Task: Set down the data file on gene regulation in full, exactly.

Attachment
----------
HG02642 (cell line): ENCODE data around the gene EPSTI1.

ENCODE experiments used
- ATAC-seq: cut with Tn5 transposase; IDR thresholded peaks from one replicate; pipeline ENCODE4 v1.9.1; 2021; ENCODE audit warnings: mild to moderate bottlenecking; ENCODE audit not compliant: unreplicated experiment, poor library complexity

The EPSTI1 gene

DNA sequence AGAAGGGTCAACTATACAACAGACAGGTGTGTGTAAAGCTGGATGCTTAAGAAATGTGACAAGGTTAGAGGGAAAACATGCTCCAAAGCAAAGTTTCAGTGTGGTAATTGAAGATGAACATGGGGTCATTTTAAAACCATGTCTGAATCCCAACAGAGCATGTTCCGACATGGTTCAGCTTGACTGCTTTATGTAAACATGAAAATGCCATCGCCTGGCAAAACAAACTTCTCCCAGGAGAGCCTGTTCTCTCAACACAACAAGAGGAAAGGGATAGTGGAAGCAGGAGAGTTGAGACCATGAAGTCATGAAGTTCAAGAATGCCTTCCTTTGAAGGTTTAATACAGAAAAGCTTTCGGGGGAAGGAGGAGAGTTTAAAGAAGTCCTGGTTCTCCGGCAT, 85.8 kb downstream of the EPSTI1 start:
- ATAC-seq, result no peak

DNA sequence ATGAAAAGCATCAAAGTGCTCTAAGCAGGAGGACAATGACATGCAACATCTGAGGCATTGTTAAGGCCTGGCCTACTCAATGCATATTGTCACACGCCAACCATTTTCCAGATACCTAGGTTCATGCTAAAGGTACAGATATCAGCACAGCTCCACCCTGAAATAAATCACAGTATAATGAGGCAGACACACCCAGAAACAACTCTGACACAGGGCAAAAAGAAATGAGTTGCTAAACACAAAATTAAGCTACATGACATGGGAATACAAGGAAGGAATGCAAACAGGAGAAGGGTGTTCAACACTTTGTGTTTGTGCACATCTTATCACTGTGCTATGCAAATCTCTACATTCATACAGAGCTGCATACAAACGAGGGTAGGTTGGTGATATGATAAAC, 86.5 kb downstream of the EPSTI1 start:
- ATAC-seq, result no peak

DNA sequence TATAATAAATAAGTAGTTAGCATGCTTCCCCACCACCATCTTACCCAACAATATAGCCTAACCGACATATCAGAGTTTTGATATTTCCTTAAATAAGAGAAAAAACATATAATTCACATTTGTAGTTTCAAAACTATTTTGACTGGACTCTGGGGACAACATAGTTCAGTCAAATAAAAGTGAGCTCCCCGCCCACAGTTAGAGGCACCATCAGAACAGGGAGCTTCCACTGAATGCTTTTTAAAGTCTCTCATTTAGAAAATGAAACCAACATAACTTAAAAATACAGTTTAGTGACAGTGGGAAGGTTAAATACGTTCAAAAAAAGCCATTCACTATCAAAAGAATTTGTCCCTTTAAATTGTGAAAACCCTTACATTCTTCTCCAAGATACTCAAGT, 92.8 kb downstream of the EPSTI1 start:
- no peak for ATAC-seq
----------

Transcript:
HG02642 (cell line): ENCODE data around the gene EPSTI1.

ENCODE experiments used
- ATAC-seq: cut with Tn5 transposase; IDR thresholded peaks from one replicate; pipeline ENCODE4 v1.9.1; 2021; ENCODE audit warnings: mild to moderate bottlenecking; ENCODE audit not compliant: unreplicated experiment, poor library complexity

The EPSTI1 gene

DNA sequence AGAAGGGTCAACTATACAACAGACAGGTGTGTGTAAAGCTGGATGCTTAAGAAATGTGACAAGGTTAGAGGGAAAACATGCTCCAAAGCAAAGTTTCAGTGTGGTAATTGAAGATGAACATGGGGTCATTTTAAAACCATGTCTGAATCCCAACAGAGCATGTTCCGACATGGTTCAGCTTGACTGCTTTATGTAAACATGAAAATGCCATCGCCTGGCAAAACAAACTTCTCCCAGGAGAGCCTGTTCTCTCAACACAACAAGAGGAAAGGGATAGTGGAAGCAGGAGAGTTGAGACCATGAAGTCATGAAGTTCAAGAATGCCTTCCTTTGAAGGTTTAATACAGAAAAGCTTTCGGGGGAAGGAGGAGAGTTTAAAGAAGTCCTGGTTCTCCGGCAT, 85.8 kb downstream of the EPSTI1 start:
- ATAC-seq, result no peak

DNA sequence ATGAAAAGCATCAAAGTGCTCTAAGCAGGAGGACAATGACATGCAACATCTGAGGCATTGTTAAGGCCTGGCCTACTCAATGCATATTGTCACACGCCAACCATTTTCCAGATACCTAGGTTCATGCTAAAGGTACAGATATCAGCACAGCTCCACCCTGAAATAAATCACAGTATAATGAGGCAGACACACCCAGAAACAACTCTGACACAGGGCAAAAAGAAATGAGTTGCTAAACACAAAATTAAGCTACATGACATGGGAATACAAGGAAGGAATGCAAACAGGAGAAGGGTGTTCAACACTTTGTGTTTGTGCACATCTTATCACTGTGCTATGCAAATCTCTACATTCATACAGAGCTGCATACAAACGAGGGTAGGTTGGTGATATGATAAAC, 86.5 kb downstream of the EPSTI1 start:
- ATAC-seq, result no peak

DNA sequence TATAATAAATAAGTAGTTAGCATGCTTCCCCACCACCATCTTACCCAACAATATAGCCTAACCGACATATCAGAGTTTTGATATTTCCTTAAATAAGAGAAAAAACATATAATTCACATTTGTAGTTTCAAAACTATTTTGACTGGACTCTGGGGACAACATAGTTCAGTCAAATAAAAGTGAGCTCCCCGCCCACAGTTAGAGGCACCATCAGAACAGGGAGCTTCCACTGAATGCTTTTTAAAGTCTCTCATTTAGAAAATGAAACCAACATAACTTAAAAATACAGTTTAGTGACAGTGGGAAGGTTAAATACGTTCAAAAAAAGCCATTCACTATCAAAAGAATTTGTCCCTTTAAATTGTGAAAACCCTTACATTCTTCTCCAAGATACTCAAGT, 92.8 kb downstream of the EPSTI1 start:
- no peak for ATAC-seq